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    Anne B. Butterfield of Daily Camera and Huffington Post, f is an occasional contributor to NewEnergyNews

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    Some of Anne's contributions:

  • Another Tipping Point: US Coal Supply Decline So Real Even West Virginia Concurs (REPORT), November 26, 2013
  • SOLAR FOR ME BUT NOT FOR THEE ~ Xcel's Push to Undermine Rooftop Solar, September 20, 2013
  • NEW BILLS AND NEW BIRDS in Colorado's recent session, May 20, 2013
  • Lies, damned lies and politicians (October 8, 2012)
  • Colorado's Elegant Solution to Fracking (April 23, 2012)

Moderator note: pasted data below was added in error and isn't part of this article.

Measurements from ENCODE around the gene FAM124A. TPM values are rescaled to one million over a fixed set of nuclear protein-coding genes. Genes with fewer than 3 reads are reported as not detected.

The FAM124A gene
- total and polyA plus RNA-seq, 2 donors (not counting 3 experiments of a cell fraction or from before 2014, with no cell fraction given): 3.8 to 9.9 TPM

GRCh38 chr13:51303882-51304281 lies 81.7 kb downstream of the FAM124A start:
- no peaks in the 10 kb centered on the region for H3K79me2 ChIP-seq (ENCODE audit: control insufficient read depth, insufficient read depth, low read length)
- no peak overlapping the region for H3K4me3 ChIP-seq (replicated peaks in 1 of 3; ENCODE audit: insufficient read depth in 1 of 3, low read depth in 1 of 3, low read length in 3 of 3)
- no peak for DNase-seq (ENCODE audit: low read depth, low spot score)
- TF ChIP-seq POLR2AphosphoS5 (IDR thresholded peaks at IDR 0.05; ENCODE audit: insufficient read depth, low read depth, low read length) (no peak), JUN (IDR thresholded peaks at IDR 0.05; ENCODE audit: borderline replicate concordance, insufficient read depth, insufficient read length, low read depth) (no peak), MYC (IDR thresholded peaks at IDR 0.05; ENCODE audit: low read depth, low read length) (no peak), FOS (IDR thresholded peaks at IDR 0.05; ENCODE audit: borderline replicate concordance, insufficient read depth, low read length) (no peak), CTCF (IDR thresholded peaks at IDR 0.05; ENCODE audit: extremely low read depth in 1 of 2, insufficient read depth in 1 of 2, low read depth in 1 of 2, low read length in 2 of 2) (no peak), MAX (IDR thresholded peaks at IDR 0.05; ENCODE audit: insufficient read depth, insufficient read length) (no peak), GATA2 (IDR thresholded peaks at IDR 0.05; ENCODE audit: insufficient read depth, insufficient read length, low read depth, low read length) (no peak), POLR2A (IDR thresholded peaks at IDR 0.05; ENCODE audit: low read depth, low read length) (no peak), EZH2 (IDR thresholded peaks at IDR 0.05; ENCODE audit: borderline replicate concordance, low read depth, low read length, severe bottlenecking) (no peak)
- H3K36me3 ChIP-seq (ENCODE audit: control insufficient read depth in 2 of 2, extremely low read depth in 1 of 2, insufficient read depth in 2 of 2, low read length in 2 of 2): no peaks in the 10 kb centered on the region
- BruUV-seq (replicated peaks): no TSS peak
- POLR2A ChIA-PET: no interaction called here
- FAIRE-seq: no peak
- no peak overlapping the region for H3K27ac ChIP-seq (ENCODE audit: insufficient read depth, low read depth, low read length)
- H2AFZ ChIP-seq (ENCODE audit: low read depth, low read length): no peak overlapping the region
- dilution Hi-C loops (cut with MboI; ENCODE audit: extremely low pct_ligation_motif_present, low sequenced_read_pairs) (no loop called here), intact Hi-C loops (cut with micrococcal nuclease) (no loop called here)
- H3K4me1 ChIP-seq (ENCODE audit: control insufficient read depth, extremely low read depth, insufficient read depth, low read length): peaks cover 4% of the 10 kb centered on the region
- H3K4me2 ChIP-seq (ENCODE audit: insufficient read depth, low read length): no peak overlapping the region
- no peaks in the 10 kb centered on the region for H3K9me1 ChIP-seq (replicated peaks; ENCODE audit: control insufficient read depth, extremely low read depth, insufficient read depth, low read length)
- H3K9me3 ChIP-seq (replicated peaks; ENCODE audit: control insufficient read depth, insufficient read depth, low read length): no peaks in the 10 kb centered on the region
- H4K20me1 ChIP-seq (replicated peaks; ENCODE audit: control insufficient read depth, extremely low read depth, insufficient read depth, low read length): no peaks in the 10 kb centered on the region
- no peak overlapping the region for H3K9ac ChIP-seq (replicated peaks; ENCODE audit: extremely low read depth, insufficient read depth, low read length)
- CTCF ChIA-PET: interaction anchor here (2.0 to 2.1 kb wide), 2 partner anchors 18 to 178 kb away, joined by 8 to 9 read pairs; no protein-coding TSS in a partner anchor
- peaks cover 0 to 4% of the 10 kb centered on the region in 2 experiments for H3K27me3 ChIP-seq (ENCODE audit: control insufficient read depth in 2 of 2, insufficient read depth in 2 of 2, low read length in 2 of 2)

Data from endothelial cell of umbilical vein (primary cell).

• Shale Gas: From Geologic Bubble to Economic Bubble (March 15, 2012)
  • Taken for granted no more (February 5, 2012)
  • The Republican clown car circus (January 6, 2012)
  • Twenty-Somethings of Colorado With Skin in the Game (November 22, 2011)
  • Occupy, Xcel, and the Mother of All Cliffs (October 31, 2011)
  • Boulder Can Own Its Power With Distributed Generation (June 7, 2011)
  • The Plunging Cost of Renewables and Boulder's Energy Future (April 19, 2011)
  • Paddling Down the River Denial (January 12, 2011)
  • The Fox (News) That Jumped the Shark (December 16, 2010)
  • Click here for an archive of Butterfield columns

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  • WEEKEND VIDEOS, December 10-11:

  • A Climate Change Denier’s Lies Exposed
  • The Good News Numbers On The EV Boom
  • “This Is Just The Beginning”

    Tuesday, March 17, 2015

    TODAY’S STUDY: RESIDENTIAL SOLAR APPROACHES GRID PARITY

    PV GRID PARITY MONITOR; Residential Sector 3rd issue